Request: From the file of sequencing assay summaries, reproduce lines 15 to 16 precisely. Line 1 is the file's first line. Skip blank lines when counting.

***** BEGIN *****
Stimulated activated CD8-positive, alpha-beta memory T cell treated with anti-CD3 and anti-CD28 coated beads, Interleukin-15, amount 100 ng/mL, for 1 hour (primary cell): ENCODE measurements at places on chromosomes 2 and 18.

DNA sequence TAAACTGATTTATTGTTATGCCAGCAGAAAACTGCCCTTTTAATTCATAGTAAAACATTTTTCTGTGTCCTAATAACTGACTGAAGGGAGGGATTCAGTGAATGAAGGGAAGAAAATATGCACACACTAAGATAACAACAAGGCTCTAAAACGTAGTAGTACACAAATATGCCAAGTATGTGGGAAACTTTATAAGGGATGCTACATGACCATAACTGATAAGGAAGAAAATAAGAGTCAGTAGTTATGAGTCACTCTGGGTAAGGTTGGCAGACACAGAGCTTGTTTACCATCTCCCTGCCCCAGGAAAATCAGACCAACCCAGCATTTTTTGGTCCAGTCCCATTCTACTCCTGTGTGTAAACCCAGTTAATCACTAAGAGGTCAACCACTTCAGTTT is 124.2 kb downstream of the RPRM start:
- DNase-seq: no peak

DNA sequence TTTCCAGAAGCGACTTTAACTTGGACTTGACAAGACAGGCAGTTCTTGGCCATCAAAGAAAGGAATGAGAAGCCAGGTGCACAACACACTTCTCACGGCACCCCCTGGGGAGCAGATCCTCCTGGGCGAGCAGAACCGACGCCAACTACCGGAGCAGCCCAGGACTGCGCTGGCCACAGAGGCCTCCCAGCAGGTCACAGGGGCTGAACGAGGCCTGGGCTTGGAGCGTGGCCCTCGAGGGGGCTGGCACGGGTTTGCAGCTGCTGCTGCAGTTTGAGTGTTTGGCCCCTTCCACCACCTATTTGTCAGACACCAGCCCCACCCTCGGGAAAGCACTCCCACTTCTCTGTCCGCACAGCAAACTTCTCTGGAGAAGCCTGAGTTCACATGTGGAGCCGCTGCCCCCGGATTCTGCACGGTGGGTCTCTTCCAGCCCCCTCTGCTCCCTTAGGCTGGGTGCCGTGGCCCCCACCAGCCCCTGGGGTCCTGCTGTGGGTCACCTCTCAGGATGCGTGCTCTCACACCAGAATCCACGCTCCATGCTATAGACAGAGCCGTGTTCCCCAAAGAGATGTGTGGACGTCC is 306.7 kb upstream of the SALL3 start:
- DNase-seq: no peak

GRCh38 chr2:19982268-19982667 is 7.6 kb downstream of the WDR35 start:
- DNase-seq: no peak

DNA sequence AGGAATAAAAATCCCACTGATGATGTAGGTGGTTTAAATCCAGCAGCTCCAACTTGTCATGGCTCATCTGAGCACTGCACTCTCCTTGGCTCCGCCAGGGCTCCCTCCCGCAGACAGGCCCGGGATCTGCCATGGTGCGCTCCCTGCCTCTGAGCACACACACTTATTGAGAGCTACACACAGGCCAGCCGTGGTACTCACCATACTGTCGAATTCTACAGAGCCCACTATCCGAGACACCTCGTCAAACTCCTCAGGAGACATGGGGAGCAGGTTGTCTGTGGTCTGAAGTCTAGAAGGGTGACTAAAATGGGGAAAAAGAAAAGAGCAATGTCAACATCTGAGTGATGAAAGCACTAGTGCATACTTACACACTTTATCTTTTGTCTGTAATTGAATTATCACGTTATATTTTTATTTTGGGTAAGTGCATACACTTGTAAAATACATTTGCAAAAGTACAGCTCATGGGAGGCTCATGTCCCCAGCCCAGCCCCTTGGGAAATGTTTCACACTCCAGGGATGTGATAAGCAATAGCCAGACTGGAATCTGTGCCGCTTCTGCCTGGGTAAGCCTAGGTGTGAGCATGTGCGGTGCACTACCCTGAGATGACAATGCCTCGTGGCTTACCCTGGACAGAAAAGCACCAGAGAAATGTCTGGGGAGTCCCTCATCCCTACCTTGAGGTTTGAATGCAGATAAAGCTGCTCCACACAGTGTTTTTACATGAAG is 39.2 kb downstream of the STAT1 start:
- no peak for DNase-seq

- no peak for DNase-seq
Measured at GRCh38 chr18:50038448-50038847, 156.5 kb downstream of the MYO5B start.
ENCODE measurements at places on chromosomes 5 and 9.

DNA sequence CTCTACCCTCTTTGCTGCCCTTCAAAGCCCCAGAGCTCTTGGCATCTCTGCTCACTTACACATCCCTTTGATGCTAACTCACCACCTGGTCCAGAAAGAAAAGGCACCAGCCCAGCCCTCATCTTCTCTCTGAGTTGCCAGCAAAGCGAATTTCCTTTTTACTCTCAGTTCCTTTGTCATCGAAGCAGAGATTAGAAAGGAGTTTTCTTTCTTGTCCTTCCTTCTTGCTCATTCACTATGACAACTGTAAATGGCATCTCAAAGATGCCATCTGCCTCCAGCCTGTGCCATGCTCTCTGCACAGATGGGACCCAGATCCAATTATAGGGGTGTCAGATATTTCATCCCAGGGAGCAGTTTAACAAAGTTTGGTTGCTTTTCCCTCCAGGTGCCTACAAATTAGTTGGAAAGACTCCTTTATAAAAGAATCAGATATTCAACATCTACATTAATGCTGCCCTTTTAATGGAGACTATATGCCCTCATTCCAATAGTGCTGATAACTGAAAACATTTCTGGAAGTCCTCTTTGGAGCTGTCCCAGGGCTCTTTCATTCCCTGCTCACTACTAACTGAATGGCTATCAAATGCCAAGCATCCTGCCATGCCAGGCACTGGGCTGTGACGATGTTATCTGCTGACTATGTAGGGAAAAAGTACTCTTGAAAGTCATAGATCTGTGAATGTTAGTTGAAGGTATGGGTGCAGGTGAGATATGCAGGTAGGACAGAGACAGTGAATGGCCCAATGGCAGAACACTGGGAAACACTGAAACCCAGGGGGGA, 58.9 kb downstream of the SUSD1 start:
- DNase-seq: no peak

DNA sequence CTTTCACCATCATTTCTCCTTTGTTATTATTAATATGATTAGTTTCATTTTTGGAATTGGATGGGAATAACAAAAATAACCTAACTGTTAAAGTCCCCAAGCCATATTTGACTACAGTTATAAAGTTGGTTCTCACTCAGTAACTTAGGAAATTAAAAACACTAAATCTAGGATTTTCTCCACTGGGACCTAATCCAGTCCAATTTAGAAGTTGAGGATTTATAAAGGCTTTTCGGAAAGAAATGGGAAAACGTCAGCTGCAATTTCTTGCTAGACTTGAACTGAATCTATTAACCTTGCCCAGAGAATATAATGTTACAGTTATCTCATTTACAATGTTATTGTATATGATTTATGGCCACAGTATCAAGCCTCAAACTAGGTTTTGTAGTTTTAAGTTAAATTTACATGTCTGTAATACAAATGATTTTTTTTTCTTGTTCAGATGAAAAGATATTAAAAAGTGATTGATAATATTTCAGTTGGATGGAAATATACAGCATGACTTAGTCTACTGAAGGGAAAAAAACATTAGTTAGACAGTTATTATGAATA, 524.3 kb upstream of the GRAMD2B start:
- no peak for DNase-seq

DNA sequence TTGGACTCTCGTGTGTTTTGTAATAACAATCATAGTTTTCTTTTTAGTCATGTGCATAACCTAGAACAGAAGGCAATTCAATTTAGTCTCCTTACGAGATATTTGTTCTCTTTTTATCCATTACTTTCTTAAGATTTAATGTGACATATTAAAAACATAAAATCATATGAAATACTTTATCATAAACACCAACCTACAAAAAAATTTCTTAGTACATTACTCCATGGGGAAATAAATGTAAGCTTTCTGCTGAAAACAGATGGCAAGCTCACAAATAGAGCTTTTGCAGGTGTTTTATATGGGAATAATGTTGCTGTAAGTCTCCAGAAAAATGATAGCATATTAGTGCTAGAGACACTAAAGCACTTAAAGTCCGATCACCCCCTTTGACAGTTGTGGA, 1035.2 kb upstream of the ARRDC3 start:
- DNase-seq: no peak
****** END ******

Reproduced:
DNA sequence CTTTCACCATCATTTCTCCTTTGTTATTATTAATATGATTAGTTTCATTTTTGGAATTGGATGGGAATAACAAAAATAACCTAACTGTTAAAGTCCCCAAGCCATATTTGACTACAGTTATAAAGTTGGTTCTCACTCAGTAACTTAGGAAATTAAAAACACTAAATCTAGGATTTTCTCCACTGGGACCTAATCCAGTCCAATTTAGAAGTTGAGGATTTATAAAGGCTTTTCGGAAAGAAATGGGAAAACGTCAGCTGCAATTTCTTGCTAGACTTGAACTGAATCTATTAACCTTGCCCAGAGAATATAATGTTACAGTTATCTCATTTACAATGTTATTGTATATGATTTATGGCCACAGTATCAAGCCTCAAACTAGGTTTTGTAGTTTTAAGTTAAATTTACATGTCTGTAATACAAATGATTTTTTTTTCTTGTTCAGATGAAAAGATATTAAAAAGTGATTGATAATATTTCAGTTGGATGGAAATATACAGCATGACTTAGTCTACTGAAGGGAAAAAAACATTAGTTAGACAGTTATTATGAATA, 524.3 kb upstream of the GRAMD2B start:
- no peak for DNase-seq